¶ 28 Rice's due process and Eighth Amendment challenges fail because she relies again on the same faulty misunderstanding of the three challenged statutes that underlie her separation of powers claim. As we have already explained, under the plain language of the statutes, prosecutors maintain discretion in charging both underlying crimes and the special allegations.

¶ 29 There are at least two points where a prosecutor can review the individual circumstances of a case and exercise discretion. First, a prosecutor can assess any mitigating or aggravating factors before filing charges. A prosecutor may then choose to file charges that do not include the crimes enumerated in the three challenged statutes and, thus, avoid all of Rice's perceived constitutional violations because the challenged statutes would not apply. Second, even if the prosecutor determined that the individual circumstances of the case warranted charging offenses that required consideration of filing the special allegations in the challenged statutes, as we previously discussed, the statutes afford the prosecutor latitude in whether to file the special allegations following such consideration. Because the foundation of Rice's due process and Eighth Amendment challenges is rooted in the misperception that prosecutors lack discretion under the statutes, her claims fail.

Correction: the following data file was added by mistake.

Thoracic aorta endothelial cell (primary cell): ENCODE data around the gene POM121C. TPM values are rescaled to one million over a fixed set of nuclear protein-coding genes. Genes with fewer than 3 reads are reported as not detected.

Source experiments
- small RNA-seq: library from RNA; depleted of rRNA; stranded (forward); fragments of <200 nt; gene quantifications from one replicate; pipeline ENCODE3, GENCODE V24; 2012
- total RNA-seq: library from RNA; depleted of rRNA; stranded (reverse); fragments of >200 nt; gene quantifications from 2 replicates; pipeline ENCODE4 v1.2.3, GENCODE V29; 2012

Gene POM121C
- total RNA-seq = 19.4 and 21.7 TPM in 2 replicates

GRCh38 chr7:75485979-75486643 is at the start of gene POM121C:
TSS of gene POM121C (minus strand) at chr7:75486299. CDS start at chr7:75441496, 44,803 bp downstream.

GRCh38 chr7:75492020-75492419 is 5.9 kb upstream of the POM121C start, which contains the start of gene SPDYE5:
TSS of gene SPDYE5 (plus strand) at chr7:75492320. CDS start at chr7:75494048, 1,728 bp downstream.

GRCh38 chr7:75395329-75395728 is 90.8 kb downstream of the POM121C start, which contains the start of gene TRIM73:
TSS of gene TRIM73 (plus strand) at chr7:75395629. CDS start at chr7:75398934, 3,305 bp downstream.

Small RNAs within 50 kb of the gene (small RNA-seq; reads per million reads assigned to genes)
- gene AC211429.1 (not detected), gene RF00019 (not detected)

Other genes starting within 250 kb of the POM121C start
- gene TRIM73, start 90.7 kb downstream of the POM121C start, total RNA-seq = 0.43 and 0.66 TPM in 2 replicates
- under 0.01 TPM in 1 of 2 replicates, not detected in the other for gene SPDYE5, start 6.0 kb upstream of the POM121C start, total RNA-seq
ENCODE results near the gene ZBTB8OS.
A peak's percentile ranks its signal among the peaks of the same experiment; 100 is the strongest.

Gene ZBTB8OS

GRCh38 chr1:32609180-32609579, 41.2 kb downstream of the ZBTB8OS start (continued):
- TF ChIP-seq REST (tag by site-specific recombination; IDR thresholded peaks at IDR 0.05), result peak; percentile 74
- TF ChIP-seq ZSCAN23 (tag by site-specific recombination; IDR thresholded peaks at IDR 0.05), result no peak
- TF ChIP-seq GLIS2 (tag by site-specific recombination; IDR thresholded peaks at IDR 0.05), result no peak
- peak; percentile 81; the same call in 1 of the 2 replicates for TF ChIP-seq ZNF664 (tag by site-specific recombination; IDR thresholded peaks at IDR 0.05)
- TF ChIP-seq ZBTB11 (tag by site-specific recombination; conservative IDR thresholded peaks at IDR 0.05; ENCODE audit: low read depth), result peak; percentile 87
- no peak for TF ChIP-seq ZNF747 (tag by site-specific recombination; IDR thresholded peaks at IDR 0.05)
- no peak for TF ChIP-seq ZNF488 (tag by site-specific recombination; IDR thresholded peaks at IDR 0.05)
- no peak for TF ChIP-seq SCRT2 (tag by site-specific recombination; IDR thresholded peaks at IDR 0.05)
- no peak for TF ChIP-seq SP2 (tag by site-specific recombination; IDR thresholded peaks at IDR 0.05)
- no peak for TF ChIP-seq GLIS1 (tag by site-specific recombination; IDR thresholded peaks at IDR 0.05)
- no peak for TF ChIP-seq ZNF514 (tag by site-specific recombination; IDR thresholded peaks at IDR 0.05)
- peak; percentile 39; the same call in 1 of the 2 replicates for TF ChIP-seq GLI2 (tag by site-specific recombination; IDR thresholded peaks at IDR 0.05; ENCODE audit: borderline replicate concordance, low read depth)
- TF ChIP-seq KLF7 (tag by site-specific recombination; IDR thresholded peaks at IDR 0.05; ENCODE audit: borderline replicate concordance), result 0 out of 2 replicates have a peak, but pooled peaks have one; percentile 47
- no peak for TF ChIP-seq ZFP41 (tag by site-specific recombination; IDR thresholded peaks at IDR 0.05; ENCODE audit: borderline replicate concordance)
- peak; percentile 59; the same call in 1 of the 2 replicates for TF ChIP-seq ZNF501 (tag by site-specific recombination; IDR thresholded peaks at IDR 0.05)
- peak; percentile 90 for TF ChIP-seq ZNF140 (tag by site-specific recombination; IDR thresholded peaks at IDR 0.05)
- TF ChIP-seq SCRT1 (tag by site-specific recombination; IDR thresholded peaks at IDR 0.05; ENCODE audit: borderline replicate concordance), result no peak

¶ 30 To the extent Rice's arguments rely on State v. Pettitt, 93 Wash.2d 288, 609 P.2d 1364 (1980), and State v. Green, 91 Wash.2d 431, 588 P.2d 1370 (1979), adhered to in part on recons., 94 Wn.3d 216, 94 Wash.2d 216, 616 P.2d 628 (1980), these cases are distinguishable. In Green, our Supreme Court held that a mandatory death penalty statute was unconstitutional because it did not allow for a consideration of “ ‘whatever mitigating circumstances may be relevant to either the particular offender or the particular offense.’ “ 91 Wash.2d at 445, 588 P.2d 1370 (quoting Roberts v. Louisiana, 431 U.S. 633, 637, 97 S.Ct. 1993, 52 L.Ed.2d 637 (1977)). In Pettitt, our Supreme Court held that a “fixed formula which requires a particular action in every case upon the happening of a specific series of events constitutes an abuse of the discretionary power lodged in the prosecuting attorney.” 93 Wash.2d at 296, 609 P.2d 1364. These cases are distinguishable because the statute and policy struck down in those cases involved mandatory actions by a prosecutor. The statutes challenged in this case do not mandate any actions, despite Rice's repeated claims to the contrary.